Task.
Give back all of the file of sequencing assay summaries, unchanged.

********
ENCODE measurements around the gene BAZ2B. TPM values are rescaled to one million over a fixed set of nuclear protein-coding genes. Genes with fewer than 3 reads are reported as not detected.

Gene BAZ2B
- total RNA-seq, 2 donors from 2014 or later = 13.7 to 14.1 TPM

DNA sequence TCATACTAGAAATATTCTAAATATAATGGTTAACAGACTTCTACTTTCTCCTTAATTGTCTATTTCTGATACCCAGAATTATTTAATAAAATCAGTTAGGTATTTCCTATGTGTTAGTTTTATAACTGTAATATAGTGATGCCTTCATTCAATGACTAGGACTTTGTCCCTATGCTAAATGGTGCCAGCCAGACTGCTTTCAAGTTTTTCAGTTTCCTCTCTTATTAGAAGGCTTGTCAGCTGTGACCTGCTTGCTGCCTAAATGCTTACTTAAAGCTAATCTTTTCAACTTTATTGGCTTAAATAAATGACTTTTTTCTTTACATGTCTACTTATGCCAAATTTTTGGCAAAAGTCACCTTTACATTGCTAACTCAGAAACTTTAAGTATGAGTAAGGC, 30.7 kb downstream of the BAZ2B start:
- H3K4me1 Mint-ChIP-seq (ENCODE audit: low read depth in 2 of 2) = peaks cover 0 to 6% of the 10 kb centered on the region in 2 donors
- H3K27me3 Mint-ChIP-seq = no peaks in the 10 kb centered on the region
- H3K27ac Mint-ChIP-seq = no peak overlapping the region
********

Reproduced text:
ENCODE measurements around the gene BAZ2B. TPM values are rescaled to one million over a fixed set of nuclear protein-coding genes. Genes with fewer than 3 reads are reported as not detected.

Gene BAZ2B
- total RNA-seq, 2 donors from 2014 or later = 13.7 to 14.1 TPM

DNA sequence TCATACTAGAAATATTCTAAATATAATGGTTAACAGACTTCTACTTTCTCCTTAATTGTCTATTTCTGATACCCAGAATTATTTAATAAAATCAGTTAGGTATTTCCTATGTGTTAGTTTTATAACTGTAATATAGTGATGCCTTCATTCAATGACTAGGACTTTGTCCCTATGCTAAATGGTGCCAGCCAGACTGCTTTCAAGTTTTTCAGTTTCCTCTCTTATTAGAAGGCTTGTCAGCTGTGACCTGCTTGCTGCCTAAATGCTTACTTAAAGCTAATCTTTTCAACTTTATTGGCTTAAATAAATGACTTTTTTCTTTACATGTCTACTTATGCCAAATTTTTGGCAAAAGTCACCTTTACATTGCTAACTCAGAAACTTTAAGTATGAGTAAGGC, 30.7 kb downstream of the BAZ2B start:
- H3K4me1 Mint-ChIP-seq (ENCODE audit: low read depth in 2 of 2) = peaks cover 0 to 6% of the 10 kb centered on the region in 2 donors
- H3K27me3 Mint-ChIP-seq = no peaks in the 10 kb centered on the region
- H3K27ac Mint-ChIP-seq = no peak overlapping the region